In 1967 he started work at SGS-Fairchild, now STMicroelectronics, in Italy. There he developed their first MOS (metal-oxide-semiconductor) silicon gate technology (SGT) and their first two commercial MOS ICs. They then sent him to Silicon Valley in California to work at Fairchild Semiconductor in 1968.

During the 1960s, logic for ICs was largely done using TTL (Transistor-Transistor Logic). The two ‘T’s refer to using bipolar junction transistors for the logic followed by one or more transistors for the amplification. TTL was fast but took a lot of room, restricting how much could fit into an IC. TTL microprocessors also consumed a lot of power.

MOSFET, by CyrilB CC-BY-SA 3.0

On the other hand, ICs containing MOSFETs had manufacturing problems that lead to inconsistent and variable speeds as well as lower speeds than was theoretically possible. If those problems could be solved then MOS would be a good substitute for TTL on ICs since more could be crammed into a smaller space. MOSFETs also required far less power.

In the mid-1960s, to make an aluminum gate MOSFET, the source and drain regions would first be defined and doped, followed by the gate mask defining the thin-oxide region, and lastly the aluminum gate over the thin-oxide.

However, the gate mask would inevitably be misaligned in relation to the source and drain masks. The workaround for this misalignment was to make the thin-oxide region large enough to ensure that it overlapped both the source and drain. But this led to gate-to-source and gate-to-drain parasitic capacitance which was both large and variable and was the source of the speed problems.

Faggin and and the rest of his team at Fairchild worked on these problems between 1966 and 1968. Part of the solution was to define the gate electrode first and then use that as a mask to define the source and gate regions, minimizing the parasitic capacitances. This was called the self-aligned gate method. However, the process for making self-aligned gates raised issues with using aluminum for the gate electrode. This was solved by switching to amorphous silicon instead. This self-aligned gate solution had been worked on but not to the point where ICs could be manufactured for commercial purposes.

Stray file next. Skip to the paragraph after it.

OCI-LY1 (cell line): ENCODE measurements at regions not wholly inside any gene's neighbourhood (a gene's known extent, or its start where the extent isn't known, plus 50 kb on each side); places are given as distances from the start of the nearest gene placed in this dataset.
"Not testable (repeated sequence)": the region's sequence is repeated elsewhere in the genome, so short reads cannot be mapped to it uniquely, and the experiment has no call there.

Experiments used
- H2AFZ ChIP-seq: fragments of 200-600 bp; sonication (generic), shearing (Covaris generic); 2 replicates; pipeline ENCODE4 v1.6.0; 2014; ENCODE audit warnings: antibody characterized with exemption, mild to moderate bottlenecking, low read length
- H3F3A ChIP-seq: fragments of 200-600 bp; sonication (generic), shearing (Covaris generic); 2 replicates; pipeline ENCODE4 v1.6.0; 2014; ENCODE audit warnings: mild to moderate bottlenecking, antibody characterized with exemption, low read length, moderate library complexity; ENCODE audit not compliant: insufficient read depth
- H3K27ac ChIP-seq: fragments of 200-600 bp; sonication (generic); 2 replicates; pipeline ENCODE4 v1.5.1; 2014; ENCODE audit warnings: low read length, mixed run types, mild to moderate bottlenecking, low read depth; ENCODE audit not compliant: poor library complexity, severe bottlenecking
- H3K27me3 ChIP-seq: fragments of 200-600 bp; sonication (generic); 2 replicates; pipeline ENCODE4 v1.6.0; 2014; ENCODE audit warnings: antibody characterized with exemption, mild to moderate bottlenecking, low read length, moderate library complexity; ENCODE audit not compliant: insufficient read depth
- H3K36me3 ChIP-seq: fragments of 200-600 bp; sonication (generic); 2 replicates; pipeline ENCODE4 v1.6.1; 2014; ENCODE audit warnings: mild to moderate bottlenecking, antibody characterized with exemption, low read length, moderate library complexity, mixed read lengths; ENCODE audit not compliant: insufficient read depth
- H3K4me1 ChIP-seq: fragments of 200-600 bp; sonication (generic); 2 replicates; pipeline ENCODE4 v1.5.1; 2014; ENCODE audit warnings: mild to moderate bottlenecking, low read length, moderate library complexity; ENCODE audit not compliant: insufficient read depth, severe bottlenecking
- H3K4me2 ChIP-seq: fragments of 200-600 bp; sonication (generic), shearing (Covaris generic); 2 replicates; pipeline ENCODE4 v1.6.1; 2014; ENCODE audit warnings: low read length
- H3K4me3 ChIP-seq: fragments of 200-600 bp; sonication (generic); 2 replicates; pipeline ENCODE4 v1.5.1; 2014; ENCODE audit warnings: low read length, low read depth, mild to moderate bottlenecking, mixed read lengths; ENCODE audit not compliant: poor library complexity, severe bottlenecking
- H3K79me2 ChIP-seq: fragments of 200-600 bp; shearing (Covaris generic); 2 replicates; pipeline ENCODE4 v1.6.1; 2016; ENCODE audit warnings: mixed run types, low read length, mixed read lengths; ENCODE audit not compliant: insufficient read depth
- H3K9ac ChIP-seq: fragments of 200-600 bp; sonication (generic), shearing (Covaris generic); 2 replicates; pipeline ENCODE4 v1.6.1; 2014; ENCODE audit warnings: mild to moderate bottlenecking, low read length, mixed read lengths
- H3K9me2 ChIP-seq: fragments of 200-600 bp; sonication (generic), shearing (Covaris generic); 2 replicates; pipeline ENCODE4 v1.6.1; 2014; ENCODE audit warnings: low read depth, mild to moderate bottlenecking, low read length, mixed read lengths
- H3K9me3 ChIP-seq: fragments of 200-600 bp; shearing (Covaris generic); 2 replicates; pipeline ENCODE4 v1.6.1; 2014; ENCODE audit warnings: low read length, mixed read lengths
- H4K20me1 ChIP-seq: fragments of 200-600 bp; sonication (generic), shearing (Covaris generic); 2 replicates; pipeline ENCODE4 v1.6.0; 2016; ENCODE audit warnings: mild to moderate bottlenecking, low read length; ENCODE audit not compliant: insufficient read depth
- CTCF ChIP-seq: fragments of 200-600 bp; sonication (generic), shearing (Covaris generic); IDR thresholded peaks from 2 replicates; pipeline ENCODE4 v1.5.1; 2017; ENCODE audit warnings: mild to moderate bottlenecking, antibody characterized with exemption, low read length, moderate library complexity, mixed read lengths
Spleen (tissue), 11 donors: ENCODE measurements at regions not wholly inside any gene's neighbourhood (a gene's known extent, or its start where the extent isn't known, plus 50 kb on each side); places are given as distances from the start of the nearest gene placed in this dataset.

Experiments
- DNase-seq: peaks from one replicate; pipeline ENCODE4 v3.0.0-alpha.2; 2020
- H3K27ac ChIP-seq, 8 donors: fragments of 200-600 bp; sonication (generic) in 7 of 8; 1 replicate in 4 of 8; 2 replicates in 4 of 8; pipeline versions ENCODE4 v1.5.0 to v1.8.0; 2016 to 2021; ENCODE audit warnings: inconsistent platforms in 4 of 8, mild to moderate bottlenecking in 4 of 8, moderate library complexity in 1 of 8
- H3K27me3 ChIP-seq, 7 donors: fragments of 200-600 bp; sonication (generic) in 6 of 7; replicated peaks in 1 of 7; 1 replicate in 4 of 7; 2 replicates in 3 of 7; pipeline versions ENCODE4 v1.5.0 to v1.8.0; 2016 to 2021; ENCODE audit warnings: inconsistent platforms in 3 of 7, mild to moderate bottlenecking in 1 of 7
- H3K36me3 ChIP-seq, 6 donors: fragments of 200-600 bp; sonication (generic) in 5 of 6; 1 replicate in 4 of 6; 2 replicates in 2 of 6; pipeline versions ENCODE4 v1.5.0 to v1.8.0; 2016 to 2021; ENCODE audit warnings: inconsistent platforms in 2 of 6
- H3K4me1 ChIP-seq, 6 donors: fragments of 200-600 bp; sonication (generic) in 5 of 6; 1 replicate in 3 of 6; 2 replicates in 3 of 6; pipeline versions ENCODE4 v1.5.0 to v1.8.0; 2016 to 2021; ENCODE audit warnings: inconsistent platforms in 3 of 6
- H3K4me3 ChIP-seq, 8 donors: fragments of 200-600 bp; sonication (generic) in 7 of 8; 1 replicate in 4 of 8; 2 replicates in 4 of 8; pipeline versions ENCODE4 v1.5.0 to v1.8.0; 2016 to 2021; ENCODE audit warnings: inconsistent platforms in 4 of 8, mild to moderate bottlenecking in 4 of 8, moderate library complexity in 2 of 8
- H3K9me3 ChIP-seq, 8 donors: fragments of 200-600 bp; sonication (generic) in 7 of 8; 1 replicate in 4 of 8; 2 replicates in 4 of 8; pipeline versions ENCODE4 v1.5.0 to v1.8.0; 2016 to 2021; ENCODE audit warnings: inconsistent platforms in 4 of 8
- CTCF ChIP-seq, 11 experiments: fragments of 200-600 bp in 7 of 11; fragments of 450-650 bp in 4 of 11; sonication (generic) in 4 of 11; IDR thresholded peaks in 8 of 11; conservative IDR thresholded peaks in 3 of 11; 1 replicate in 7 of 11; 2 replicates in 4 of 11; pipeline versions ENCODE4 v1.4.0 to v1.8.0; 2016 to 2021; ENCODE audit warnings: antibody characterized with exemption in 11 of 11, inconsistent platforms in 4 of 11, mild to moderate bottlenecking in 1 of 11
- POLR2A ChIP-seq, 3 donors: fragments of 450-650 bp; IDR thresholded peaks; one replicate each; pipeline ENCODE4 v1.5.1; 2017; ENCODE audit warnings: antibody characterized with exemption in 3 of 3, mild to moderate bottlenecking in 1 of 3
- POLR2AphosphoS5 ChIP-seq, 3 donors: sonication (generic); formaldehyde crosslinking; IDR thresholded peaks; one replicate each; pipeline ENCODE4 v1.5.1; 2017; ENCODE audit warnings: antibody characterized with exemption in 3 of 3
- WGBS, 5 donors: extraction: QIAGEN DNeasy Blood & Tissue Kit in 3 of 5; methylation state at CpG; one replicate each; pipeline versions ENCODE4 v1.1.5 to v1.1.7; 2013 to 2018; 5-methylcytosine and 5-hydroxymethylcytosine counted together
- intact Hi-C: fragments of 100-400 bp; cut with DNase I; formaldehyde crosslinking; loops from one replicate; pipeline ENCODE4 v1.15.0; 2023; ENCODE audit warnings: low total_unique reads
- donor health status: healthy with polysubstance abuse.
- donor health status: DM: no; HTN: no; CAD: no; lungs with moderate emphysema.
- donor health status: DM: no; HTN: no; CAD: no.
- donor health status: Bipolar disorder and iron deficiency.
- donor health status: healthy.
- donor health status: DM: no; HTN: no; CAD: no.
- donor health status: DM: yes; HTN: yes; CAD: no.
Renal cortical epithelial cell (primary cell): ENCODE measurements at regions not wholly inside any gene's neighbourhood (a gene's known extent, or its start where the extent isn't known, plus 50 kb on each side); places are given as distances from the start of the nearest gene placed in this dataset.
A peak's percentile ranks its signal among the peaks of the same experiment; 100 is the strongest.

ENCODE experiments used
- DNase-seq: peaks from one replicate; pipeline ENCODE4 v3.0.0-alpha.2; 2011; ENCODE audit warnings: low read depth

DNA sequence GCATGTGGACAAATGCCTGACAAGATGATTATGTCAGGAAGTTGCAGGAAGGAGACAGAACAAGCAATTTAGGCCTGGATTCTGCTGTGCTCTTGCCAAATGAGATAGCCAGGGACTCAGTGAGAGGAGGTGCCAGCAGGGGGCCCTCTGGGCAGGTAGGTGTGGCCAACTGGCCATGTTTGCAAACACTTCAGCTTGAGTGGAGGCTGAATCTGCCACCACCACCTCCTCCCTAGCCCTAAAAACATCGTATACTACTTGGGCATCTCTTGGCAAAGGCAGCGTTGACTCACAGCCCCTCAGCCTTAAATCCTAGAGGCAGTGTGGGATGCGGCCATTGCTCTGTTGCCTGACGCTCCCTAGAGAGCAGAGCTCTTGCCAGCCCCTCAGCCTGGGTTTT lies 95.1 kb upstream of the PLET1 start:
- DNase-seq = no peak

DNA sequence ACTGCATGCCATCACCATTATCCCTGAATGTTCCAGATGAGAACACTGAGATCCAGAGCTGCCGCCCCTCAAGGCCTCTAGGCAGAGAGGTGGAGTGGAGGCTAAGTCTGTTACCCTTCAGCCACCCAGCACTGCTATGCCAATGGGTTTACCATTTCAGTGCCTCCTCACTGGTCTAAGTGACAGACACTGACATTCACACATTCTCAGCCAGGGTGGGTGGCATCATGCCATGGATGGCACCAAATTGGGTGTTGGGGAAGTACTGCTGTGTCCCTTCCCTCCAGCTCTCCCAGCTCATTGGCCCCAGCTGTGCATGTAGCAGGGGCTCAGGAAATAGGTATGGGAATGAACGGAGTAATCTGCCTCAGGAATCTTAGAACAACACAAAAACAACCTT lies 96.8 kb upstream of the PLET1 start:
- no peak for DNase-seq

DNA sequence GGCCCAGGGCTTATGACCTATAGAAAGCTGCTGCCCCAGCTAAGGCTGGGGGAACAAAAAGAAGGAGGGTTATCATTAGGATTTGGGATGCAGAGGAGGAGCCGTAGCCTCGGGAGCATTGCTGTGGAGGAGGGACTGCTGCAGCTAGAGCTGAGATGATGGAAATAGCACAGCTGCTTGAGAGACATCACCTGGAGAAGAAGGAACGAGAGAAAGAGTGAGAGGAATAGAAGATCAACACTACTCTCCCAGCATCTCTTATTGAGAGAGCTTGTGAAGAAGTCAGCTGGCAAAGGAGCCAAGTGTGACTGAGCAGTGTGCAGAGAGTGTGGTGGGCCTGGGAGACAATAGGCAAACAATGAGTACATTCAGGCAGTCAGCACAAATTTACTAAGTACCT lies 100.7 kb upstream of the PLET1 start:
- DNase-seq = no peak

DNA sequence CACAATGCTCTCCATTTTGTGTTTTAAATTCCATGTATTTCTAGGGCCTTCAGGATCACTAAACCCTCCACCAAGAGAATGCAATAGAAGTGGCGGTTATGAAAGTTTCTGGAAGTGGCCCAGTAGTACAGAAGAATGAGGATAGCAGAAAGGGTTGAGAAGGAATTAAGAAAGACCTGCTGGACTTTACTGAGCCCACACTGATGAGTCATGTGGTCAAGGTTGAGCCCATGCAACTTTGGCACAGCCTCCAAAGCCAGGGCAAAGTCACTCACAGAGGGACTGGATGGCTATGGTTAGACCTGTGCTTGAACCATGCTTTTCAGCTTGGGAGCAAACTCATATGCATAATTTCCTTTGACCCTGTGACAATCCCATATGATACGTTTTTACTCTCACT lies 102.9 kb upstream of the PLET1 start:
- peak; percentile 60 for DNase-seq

Faggin and Tom Klein At Fairchild in 1967, Credit: Fairchild Camrea & Instrument Corporation

In 1968, Faggin was put in charge of developing Fairchild’s self-aligned gate MOS process technology. He first worked on a precision etching solution for the amorphous silicon gate and then created the process architecture and steps for fabricating the ICs. He also invented buried contacts, a technique which further increased the density through the use of an additional layer making direct ohmic connections between the polysilicon gate and the junctions.

These techniques became the basis of Fairchild’s silicon gate technology (SGT), which was widely used by industry from then on.

Faggin went on to make the first silicon-gate IC, the Fairchild 3708. This was a replacement for the 3705, a metal-gate IC implementing an 8-bit analog multiplexor with decoding logic and one which they had trouble making due to strict requirements. During its development, he further refined the process by using phosphorus gettering to soak up impurities and by substituting the vacuum-evaporated amorphous silicon with polycrystalline silicon applied using vapor-phase deposition.

The resulting SGT meant more components could fit on the IC than with TTL and power requirements were lower. It also gave a three to five times speed improvement over the previous MOS technology.

Making The First Microprocessors At Intel Intel C4004 by Thomas Nguyen CC BY-SA 4.0

Faggin left Fairchild to join the two-year-old Intel in 1970 in order to do the chip design for the MCS-4 (Micro Computer System) project. The goal of the MCS-4 was to produce four chips, initially for use in a calculator.